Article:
Once you get into the mid-rounds of the draft every player is going to have his flaws. Some are great skaters, some are gifted puck handlers and some are elite snipers. Others provide a physical presence, a relentless work ethic or have an exceptional “hockey IQ”. None have all of these elements or they would be early round picks..

The draft team for the Canadiens has to decide, for example, if a sniper can improve his work ethic or if a poor skater can improve that skill through coaching and practice on his technique.

With eleven picks available to him, Kent Hughes has the option of choosing one or two players with elite skills in one area with a plan to develop the rest of their game at the amateur and minor pro level. The fact that the Canadiens have Adam Nicholas on staff as a skills coach and have beefed up their player development department could be a hint that Hughes may take this approach. As an example, it is possible that a one-dimensional sniper who is lacking in other areas of his game could be a target.

Positional Needs

Teams are usually adamant that they don’t draft by need but, in Montreal’s case this year, an exception could be made. The prospect pool at goaltender suddenly looks a little thinner than in the past due to a perceived stagnation in development by more than one of goaltending candidates. With some highly touted names on the board Hughes could look to improve the goaltending depth in the organization. Once again, the eleven picks allow for a lot of flexibility in the draft and the Canadiens could use some of that flexibility to address goaltending depth.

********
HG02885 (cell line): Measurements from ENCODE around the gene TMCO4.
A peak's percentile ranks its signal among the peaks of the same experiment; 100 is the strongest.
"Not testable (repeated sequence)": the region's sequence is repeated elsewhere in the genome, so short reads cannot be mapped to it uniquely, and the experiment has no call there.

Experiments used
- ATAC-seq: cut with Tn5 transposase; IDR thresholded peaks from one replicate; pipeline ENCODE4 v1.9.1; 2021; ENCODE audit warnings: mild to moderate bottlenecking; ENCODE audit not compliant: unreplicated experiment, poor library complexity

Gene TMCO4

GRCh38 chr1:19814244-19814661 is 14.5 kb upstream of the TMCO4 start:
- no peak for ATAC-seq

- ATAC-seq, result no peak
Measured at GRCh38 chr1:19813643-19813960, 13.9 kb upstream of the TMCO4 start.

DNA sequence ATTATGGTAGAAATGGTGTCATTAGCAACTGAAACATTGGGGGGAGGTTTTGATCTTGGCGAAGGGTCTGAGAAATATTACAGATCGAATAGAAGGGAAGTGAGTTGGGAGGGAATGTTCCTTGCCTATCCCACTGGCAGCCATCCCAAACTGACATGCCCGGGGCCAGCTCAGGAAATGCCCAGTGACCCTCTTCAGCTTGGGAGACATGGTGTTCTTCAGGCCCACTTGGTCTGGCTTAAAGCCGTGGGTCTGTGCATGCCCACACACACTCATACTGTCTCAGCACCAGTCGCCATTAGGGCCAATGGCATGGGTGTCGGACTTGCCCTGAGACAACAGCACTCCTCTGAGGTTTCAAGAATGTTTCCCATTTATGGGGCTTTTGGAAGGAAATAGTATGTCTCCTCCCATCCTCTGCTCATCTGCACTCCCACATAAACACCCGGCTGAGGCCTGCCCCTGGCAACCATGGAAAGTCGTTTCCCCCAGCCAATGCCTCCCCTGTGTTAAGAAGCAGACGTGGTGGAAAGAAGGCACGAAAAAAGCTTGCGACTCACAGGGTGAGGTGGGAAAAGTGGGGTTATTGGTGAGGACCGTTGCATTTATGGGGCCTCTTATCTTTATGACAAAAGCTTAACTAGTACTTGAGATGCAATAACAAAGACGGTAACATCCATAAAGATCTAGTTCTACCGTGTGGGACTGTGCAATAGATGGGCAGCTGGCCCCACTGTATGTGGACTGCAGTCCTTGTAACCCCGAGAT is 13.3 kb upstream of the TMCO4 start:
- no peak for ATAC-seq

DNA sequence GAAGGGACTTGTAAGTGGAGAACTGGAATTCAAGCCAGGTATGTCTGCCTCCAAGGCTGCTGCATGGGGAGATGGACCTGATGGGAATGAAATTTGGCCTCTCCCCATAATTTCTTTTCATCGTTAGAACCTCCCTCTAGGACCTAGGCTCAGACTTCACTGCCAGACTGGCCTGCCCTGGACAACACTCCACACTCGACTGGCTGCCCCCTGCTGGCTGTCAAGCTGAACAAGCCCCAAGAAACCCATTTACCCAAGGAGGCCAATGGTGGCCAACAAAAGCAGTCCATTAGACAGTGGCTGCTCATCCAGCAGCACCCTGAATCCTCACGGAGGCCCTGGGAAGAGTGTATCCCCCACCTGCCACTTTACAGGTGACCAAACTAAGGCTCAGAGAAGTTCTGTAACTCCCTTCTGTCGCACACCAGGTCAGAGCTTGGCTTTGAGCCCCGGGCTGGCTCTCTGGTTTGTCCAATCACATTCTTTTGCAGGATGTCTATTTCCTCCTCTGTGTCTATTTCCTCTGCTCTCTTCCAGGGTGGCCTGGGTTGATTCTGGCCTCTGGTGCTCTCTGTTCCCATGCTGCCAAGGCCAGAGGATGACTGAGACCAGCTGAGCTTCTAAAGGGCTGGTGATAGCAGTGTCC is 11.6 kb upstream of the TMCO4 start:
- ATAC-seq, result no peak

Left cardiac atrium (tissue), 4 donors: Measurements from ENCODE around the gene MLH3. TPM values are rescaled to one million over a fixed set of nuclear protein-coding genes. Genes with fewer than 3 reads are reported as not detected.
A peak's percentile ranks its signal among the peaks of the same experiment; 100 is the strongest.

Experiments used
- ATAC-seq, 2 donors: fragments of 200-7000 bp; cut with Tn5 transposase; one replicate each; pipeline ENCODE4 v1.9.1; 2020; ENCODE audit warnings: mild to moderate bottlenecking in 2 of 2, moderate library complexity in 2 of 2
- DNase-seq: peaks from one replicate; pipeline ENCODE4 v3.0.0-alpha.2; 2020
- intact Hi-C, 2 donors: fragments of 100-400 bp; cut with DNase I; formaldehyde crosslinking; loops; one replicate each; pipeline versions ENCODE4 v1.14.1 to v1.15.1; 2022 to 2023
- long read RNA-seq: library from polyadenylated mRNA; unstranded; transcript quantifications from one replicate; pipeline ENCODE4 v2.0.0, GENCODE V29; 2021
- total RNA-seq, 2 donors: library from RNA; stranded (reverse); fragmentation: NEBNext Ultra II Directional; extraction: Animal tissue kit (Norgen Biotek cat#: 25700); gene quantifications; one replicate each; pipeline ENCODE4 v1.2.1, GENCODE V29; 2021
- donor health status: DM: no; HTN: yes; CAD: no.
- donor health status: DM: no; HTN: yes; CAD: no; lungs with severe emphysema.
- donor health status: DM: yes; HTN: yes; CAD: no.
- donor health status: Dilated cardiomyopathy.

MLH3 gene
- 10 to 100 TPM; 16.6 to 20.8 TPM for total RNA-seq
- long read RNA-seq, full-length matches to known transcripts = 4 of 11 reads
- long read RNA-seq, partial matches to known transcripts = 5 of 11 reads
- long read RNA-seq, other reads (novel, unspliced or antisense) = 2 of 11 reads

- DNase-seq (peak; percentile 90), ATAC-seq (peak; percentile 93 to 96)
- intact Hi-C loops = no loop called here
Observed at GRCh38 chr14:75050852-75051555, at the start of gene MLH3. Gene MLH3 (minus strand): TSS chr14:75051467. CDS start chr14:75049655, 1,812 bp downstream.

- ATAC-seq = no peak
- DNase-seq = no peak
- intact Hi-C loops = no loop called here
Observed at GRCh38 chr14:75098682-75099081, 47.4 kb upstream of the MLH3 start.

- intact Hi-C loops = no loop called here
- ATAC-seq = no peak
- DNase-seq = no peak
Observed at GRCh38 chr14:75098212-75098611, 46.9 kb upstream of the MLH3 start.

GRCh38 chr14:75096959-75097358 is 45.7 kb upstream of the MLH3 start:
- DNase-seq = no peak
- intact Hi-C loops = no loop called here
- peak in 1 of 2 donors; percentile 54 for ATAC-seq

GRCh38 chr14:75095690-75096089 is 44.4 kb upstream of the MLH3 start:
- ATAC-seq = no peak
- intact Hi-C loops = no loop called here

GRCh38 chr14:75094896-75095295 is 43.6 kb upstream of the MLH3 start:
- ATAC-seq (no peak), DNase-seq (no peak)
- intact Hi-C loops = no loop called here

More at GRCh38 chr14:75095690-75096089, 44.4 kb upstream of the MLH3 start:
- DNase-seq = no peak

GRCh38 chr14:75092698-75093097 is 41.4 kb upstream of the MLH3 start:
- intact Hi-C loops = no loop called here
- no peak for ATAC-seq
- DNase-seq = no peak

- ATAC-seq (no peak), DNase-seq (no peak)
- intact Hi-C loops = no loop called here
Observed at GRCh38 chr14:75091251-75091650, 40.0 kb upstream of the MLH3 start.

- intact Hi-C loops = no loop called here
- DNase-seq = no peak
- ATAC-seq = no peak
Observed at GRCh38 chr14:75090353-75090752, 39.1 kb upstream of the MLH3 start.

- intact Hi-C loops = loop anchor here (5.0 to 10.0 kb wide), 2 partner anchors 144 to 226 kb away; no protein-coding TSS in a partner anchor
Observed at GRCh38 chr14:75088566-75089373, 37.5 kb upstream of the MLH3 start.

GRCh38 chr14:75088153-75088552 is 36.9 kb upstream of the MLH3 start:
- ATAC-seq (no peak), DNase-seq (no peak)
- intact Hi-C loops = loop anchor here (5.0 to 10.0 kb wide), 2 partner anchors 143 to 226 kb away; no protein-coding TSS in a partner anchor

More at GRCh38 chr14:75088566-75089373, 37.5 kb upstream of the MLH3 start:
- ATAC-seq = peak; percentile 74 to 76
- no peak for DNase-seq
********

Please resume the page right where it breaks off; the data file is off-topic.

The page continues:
There is a chance that the Canadiens could choose a couple of goaltenders in this draft.

Overlooked Players

Every year there are players who weren’t drafted in their first or second year of eligibility. The Covid situation exacerbated the challenges of evaluating draft eligible players and some of them were only able to get back on track this year because limited ice time in the past hindered their development.

In the 2022 draft, the Canadiens took advantage of this to draft Jared Davidson who led his junior team in scoring this year. It is a strategy that Hughes may revisit with one of is later round picks.

Trading Up / Trading Down

This is always a topic of conversation along with it’s cousin trading in / trading out. It’s hard to evaluate because the draft is the most fluid event of the entire hockey season. Big decisions need to be made on the spur of the moment.